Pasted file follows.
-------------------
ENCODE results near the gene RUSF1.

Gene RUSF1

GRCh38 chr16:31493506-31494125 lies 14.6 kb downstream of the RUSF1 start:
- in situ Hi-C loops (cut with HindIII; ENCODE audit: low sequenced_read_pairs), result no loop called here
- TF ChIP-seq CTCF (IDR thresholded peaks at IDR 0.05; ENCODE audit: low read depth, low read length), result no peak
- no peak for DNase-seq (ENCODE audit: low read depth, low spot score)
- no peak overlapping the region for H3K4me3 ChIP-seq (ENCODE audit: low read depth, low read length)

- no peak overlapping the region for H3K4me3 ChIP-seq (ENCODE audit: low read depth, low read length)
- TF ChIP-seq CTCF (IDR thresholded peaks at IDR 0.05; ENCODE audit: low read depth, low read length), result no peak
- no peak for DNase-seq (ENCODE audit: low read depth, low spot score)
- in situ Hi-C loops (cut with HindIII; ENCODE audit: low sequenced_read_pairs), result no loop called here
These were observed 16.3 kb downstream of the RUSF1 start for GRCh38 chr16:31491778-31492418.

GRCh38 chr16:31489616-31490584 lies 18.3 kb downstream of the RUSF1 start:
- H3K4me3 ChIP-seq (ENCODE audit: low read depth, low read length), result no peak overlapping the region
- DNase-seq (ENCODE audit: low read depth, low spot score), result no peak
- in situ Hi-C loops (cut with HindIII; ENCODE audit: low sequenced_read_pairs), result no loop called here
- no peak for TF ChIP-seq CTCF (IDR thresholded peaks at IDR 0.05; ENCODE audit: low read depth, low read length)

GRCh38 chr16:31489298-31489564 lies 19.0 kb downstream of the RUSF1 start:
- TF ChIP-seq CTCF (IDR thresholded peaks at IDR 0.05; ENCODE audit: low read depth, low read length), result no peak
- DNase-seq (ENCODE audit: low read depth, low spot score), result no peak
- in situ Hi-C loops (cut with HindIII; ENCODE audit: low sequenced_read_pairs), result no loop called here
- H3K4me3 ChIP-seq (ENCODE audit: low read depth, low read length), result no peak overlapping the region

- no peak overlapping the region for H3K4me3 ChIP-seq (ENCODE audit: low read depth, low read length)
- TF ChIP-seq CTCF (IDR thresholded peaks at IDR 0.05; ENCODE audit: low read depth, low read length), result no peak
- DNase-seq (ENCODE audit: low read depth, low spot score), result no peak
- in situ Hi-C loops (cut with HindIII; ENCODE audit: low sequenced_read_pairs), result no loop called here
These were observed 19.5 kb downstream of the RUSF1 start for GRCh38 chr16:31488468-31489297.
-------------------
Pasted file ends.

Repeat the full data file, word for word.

ENCODE results near the gene RUSF1.

Gene RUSF1

GRCh38 chr16:31493506-31494125 lies 14.6 kb downstream of the RUSF1 start:
- in situ Hi-C loops (cut with HindIII; ENCODE audit: low sequenced_read_pairs), result no loop called here
- TF ChIP-seq CTCF (IDR thresholded peaks at IDR 0.05; ENCODE audit: low read depth, low read length), result no peak
- no peak for DNase-seq (ENCODE audit: low read depth, low spot score)
- no peak overlapping the region for H3K4me3 ChIP-seq (ENCODE audit: low read depth, low read length)

- no peak overlapping the region for H3K4me3 ChIP-seq (ENCODE audit: low read depth, low read length)
- TF ChIP-seq CTCF (IDR thresholded peaks at IDR 0.05; ENCODE audit: low read depth, low read length), result no peak
- no peak for DNase-seq (ENCODE audit: low read depth, low spot score)
- in situ Hi-C loops (cut with HindIII; ENCODE audit: low sequenced_read_pairs), result no loop called here
These were observed 16.3 kb downstream of the RUSF1 start for GRCh38 chr16:31491778-31492418.

GRCh38 chr16:31489616-31490584 lies 18.3 kb downstream of the RUSF1 start:
- H3K4me3 ChIP-seq (ENCODE audit: low read depth, low read length), result no peak overlapping the region
- DNase-seq (ENCODE audit: low read depth, low spot score), result no peak
- in situ Hi-C loops (cut with HindIII; ENCODE audit: low sequenced_read_pairs), result no loop called here
- no peak for TF ChIP-seq CTCF (IDR thresholded peaks at IDR 0.05; ENCODE audit: low read depth, low read length)

GRCh38 chr16:31489298-31489564 lies 19.0 kb downstream of the RUSF1 start:
- TF ChIP-seq CTCF (IDR thresholded peaks at IDR 0.05; ENCODE audit: low read depth, low read length), result no peak
- DNase-seq (ENCODE audit: low read depth, low spot score), result no peak
- in situ Hi-C loops (cut with HindIII; ENCODE audit: low sequenced_read_pairs), result no loop called here
- H3K4me3 ChIP-seq (ENCODE audit: low read depth, low read length), result no peak overlapping the region

- no peak overlapping the region for H3K4me3 ChIP-seq (ENCODE audit: low read depth, low read length)
- TF ChIP-seq CTCF (IDR thresholded peaks at IDR 0.05; ENCODE audit: low read depth, low read length), result no peak
- DNase-seq (ENCODE audit: low read depth, low spot score), result no peak
- in situ Hi-C loops (cut with HindIII; ENCODE audit: low sequenced_read_pairs), result no loop called here
These were observed 19.5 kb downstream of the RUSF1 start for GRCh38 chr16:31488468-31489297.